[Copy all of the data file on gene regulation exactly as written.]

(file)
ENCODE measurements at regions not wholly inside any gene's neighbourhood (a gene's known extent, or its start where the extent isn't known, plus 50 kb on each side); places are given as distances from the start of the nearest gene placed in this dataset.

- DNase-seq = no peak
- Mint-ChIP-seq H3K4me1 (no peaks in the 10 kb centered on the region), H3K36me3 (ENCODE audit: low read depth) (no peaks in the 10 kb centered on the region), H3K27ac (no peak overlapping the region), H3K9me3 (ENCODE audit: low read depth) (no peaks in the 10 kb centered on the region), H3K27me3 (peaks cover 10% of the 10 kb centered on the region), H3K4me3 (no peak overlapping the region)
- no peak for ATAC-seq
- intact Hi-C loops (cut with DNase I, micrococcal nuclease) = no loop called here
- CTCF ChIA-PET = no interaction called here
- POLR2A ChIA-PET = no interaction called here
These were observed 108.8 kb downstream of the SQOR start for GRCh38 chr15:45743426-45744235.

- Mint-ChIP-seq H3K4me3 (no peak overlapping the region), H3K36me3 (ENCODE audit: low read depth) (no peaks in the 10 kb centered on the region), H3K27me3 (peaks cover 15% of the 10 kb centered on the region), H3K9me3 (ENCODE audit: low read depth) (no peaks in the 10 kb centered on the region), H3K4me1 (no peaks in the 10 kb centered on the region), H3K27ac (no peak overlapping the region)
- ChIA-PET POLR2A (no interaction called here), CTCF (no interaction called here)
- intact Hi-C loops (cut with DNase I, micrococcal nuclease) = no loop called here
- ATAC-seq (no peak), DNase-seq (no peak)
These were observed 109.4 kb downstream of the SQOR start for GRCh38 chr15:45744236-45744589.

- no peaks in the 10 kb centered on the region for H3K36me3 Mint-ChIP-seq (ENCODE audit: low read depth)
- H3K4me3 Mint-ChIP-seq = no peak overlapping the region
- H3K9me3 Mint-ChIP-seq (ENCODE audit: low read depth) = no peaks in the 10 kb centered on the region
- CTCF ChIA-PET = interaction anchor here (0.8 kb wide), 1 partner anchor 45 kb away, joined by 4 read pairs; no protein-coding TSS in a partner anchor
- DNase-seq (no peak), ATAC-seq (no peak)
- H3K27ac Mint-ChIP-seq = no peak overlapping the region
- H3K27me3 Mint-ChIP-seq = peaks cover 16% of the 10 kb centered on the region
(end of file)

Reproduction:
ENCODE measurements at regions not wholly inside any gene's neighbourhood (a gene's known extent, or its start where the extent isn't known, plus 50 kb on each side); places are given as distances from the start of the nearest gene placed in this dataset.

- DNase-seq = no peak
- Mint-ChIP-seq H3K4me1 (no peaks in the 10 kb centered on the region), H3K36me3 (ENCODE audit: low read depth) (no peaks in the 10 kb centered on the region), H3K27ac (no peak overlapping the region), H3K9me3 (ENCODE audit: low read depth) (no peaks in the 10 kb centered on the region), H3K27me3 (peaks cover 10% of the 10 kb centered on the region), H3K4me3 (no peak overlapping the region)
- no peak for ATAC-seq
- intact Hi-C loops (cut with DNase I, micrococcal nuclease) = no loop called here
- CTCF ChIA-PET = no interaction called here
- POLR2A ChIA-PET = no interaction called here
These were observed 108.8 kb downstream of the SQOR start for GRCh38 chr15:45743426-45744235.

- Mint-ChIP-seq H3K4me3 (no peak overlapping the region), H3K36me3 (ENCODE audit: low read depth) (no peaks in the 10 kb centered on the region), H3K27me3 (peaks cover 15% of the 10 kb centered on the region), H3K9me3 (ENCODE audit: low read depth) (no peaks in the 10 kb centered on the region), H3K4me1 (no peaks in the 10 kb centered on the region), H3K27ac (no peak overlapping the region)
- ChIA-PET POLR2A (no interaction called here), CTCF (no interaction called here)
- intact Hi-C loops (cut with DNase I, micrococcal nuclease) = no loop called here
- ATAC-seq (no peak), DNase-seq (no peak)
These were observed 109.4 kb downstream of the SQOR start for GRCh38 chr15:45744236-45744589.

- no peaks in the 10 kb centered on the region for H3K36me3 Mint-ChIP-seq (ENCODE audit: low read depth)
- H3K4me3 Mint-ChIP-seq = no peak overlapping the region
- H3K9me3 Mint-ChIP-seq (ENCODE audit: low read depth) = no peaks in the 10 kb centered on the region
- CTCF ChIA-PET = interaction anchor here (0.8 kb wide), 1 partner anchor 45 kb away, joined by 4 read pairs; no protein-coding TSS in a partner anchor
- DNase-seq (no peak), ATAC-seq (no peak)
- H3K27ac Mint-ChIP-seq = no peak overlapping the region
- H3K27me3 Mint-ChIP-seq = peaks cover 16% of the 10 kb centered on the region